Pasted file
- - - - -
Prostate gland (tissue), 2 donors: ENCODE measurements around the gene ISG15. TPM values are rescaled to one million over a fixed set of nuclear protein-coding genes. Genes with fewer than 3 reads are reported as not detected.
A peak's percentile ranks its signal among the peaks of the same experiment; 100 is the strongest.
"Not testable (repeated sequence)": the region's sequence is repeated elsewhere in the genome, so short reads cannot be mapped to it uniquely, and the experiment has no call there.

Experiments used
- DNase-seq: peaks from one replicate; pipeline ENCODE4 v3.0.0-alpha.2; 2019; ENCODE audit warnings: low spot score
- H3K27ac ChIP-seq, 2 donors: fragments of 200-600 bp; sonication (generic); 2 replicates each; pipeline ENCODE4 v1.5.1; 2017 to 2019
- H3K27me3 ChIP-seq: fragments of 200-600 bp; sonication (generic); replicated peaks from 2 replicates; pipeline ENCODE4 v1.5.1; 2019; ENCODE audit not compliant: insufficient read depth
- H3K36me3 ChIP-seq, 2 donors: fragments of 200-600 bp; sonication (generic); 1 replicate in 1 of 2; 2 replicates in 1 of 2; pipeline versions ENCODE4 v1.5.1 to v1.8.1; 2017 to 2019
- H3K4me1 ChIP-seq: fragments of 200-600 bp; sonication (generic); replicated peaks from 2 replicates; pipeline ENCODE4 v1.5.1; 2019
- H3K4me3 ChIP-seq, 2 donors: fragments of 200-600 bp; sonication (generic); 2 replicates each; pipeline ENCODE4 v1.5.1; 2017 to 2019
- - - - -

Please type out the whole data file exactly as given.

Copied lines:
Prostate gland (tissue), 2 donors: ENCODE measurements around the gene ISG15. TPM values are rescaled to one million over a fixed set of nuclear protein-coding genes. Genes with fewer than 3 reads are reported as not detected.
A peak's percentile ranks its signal among the peaks of the same experiment; 100 is the strongest.
"Not testable (repeated sequence)": the region's sequence is repeated elsewhere in the genome, so short reads cannot be mapped to it uniquely, and the experiment has no call there.

Experiments used
- DNase-seq: peaks from one replicate; pipeline ENCODE4 v3.0.0-alpha.2; 2019; ENCODE audit warnings: low spot score
- H3K27ac ChIP-seq, 2 donors: fragments of 200-600 bp; sonication (generic); 2 replicates each; pipeline ENCODE4 v1.5.1; 2017 to 2019
- H3K27me3 ChIP-seq: fragments of 200-600 bp; sonication (generic); replicated peaks from 2 replicates; pipeline ENCODE4 v1.5.1; 2019; ENCODE audit not compliant: insufficient read depth
- H3K36me3 ChIP-seq, 2 donors: fragments of 200-600 bp; sonication (generic); 1 replicate in 1 of 2; 2 replicates in 1 of 2; pipeline versions ENCODE4 v1.5.1 to v1.8.1; 2017 to 2019
- H3K4me1 ChIP-seq: fragments of 200-600 bp; sonication (generic); replicated peaks from 2 replicates; pipeline ENCODE4 v1.5.1; 2019
- H3K4me3 ChIP-seq, 2 donors: fragments of 200-600 bp; sonication (generic); 2 replicates each; pipeline ENCODE4 v1.5.1; 2017 to 2019